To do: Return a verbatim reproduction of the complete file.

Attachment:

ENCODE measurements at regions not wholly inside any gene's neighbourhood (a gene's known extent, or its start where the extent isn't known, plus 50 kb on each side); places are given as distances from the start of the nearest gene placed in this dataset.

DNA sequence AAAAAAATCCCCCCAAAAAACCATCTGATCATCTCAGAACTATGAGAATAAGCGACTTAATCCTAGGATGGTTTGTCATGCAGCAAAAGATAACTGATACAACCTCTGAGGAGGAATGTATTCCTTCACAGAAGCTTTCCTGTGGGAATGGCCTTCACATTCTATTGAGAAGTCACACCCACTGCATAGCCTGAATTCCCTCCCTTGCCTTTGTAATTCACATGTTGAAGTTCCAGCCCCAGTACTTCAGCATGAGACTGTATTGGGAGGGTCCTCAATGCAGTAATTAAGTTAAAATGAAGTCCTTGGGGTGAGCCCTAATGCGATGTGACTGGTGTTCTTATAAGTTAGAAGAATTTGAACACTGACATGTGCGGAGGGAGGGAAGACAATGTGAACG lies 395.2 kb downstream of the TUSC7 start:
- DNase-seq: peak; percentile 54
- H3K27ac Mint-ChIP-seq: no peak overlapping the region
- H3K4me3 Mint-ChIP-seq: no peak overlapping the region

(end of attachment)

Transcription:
ENCODE measurements at regions not wholly inside any gene's neighbourhood (a gene's known extent, or its start where the extent isn't known, plus 50 kb on each side); places are given as distances from the start of the nearest gene placed in this dataset.

DNA sequence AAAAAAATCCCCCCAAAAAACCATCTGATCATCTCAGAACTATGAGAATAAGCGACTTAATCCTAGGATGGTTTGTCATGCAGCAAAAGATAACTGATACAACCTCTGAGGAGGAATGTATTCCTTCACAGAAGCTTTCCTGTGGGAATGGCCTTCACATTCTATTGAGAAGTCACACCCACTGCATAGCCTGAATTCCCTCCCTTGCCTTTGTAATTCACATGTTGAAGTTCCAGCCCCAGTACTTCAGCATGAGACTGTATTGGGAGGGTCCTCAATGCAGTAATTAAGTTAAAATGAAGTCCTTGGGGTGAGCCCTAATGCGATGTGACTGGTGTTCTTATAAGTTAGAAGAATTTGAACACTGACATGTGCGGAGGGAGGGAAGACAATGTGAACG lies 395.2 kb downstream of the TUSC7 start:
- DNase-seq: peak; percentile 54
- H3K27ac Mint-ChIP-seq: no peak overlapping the region
- H3K4me3 Mint-ChIP-seq: no peak overlapping the region